3 Tax Strategies to Reduce Tax This Year

Robert Kiyosaki, author of best-selling book, Rich Dad, Poor Dad, has a quote, “it’s not what you make, but what you keep.”  One of the best ways to keep more of your money is to take advantage of opportunities as they present themselves. The volatile markets of 2022 have presented a couple of tax savings opportunities you may want to explore before year end. While everyone’s situation is unique, below are the top three strategies we are discussing with our clients at Marzano Capital Group.


Even though an investment has lost value it can still help your taxable portfolio. Tax-loss harvesting is a strategy that can help investors minimize any taxes they may owe from capital gains or regular income.  Selling the investment at a loss allows you to reap some economic benefit while reallocating funds in more productive areas of your portfolio. However, if you sell stock for a loss, you are not allowed to buy substantially identical stock or securities within 30 days. This is called the wash-sale rule and if you violate it, the IRS can penalize you by removing any tax break you enjoyed from harvesting losses.


A ROTH IRA conversion allows you to move funds from your traditional IRA to your ROTH IRA. The funds that are “converted” are taxed as income in the year of the conversion. However, once in the ROTH IRA they will continue to grow tax free and are distributed tax free in the future. Now is a great time to convert if it fits your financial situation with the stock market down from the beginning of the year. A decline in the value of your portfolio may actually be advantageous as it will be cheaper to convert your funds. Traditional IRA account owners have considerations to make before performing a Roth IRA conversion. These primarily include income tax consequences on the converted amount in the year of the conversion, withdrawal limitations from a Roth IRA, and income limitations for future contributions to a Roth IRA. In addition, if you are required to take a required minimum distribution (RMD) in the year you convert, you must do so before converting to a Roth IRA.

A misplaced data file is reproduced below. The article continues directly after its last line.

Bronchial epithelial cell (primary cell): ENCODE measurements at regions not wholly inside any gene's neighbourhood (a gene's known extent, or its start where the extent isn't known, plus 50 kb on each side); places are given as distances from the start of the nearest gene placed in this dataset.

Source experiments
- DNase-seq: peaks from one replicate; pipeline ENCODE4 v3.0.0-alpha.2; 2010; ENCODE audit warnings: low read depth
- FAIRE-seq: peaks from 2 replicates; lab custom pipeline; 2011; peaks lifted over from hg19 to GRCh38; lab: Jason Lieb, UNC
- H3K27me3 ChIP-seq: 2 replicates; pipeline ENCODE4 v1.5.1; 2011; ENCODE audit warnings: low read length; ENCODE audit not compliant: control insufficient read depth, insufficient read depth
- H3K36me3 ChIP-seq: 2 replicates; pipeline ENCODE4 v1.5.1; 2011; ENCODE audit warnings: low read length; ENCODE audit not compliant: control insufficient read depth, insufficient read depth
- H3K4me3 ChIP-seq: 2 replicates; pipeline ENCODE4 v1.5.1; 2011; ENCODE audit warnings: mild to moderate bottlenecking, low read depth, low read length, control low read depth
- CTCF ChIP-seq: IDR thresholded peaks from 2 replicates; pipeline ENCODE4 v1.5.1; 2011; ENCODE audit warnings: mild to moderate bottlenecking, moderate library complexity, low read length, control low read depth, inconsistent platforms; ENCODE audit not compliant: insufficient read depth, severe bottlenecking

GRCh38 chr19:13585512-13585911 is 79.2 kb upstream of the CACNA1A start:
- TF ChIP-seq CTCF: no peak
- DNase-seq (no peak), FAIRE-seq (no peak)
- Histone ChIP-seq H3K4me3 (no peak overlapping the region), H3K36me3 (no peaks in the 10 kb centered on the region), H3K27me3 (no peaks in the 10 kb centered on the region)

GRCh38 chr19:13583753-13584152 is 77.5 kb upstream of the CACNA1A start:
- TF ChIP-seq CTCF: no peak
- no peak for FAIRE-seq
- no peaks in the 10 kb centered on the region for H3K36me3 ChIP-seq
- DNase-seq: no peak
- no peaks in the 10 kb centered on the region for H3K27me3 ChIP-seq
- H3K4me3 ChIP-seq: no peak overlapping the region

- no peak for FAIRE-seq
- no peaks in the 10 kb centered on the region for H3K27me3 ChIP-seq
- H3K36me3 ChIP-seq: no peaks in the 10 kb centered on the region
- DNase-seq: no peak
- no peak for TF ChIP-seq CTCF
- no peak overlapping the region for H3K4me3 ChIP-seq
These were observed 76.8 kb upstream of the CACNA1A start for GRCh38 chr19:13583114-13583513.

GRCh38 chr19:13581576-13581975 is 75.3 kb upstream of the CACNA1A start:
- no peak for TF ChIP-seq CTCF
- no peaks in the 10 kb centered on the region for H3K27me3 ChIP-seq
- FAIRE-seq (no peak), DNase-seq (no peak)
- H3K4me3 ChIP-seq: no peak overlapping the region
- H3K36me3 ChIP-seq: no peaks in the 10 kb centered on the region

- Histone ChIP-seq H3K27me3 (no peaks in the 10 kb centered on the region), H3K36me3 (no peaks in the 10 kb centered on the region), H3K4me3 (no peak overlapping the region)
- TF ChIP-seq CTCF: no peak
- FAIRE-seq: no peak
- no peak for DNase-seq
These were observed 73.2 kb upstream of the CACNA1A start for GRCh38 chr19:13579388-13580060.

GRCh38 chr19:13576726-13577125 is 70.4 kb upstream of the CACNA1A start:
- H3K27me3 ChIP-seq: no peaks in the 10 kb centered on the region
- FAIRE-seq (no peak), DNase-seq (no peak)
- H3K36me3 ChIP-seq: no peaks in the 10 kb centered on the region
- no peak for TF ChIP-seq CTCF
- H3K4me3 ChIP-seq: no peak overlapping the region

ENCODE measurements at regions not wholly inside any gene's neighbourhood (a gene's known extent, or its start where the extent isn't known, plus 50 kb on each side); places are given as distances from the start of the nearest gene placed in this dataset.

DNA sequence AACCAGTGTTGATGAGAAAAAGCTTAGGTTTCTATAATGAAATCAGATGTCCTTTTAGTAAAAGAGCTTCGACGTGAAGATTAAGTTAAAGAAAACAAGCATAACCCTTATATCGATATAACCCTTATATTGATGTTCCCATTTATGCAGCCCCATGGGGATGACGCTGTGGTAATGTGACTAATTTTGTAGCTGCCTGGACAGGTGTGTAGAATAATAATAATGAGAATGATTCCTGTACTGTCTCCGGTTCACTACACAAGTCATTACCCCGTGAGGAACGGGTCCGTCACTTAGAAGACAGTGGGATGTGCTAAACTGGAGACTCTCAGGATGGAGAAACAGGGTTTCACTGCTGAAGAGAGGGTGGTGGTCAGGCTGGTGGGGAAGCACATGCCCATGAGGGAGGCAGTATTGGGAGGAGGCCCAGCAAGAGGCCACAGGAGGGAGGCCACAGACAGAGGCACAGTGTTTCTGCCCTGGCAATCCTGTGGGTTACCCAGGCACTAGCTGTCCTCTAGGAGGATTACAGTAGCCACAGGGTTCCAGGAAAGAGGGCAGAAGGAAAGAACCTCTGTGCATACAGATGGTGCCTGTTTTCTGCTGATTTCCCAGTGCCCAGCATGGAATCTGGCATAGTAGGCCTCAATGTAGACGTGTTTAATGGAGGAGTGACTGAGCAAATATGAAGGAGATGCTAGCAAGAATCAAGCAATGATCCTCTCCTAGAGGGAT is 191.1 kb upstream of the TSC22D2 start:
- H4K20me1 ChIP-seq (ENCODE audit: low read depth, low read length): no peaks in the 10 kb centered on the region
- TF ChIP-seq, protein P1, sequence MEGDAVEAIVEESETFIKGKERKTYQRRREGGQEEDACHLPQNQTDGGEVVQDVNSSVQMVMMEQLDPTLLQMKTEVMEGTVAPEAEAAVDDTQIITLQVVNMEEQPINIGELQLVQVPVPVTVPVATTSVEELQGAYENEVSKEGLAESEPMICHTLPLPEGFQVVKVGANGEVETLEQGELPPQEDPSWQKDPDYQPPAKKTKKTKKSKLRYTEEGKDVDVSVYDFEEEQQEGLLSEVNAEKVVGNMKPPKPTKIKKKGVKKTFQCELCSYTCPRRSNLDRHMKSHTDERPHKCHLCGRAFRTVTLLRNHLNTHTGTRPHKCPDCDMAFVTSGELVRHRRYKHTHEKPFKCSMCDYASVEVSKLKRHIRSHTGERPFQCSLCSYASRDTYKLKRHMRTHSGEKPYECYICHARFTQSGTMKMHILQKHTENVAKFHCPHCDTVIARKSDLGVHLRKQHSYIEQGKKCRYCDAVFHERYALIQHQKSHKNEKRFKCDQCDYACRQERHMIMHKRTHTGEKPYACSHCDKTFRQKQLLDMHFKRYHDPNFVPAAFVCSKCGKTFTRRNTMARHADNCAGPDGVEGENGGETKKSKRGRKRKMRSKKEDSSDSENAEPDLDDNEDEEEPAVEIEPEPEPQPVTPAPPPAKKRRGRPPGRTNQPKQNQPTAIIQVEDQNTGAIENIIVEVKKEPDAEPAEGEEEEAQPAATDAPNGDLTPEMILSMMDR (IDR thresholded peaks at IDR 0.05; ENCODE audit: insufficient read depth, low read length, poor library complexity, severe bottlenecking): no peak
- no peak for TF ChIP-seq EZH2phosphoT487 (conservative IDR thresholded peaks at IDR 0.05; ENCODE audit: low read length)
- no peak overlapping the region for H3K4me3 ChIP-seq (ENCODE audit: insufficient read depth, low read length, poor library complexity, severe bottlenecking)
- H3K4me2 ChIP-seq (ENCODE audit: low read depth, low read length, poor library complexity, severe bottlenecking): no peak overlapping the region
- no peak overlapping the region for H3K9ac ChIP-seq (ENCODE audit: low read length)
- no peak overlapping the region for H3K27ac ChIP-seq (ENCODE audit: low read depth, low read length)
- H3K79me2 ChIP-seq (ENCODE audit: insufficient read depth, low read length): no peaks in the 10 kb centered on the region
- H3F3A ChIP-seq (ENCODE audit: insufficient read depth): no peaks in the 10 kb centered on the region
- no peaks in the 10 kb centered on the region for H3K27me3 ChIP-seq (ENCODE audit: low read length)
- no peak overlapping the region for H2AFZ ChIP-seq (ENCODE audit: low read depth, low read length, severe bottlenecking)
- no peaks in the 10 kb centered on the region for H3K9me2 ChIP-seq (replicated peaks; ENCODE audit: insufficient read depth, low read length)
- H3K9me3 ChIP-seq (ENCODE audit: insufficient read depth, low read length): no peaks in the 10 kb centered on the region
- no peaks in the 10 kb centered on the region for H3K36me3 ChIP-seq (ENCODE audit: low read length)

Charitable-minded taxpayers over the age of 72 who are financially comfortable and do not need their required minimum distribution (RMD) to meet their living needs have another strategy available to them. These investors may be able to make a qualified charitable distribution (QCD) from their traditional IRAs directly to a non-profit organization. This move satisfies their annual IRA (RMD) obligations and avoids income tax on the transferred amounts to non-profits. However, taxpayers should be aware of specific rules prohibiting making QCDs to donor advised funds and private foundations or from SEP IRAs, SIMPLE IRAs, and 401(k) plans.

Perhaps, one or more of these strategies will help you save on this year’s tax return allowing you to keep more of your money. If any of the above strategies sounds like something that could help your situation, I urge you to give our firm a call so we can discuss if it is a fit for you.

Marzano Capital Group and LPL Financial do not provide tax advice or services. Please consult your tax advisor regarding your specific situation.

Securities offered through LPL Financial, Member FINRA/SIPC. Investment advice offered through Independent Advisor Alliance, a registered investment advisor. Independent Advisor Alliance and Marzano Capital Group are separate entities from LPL Financial.


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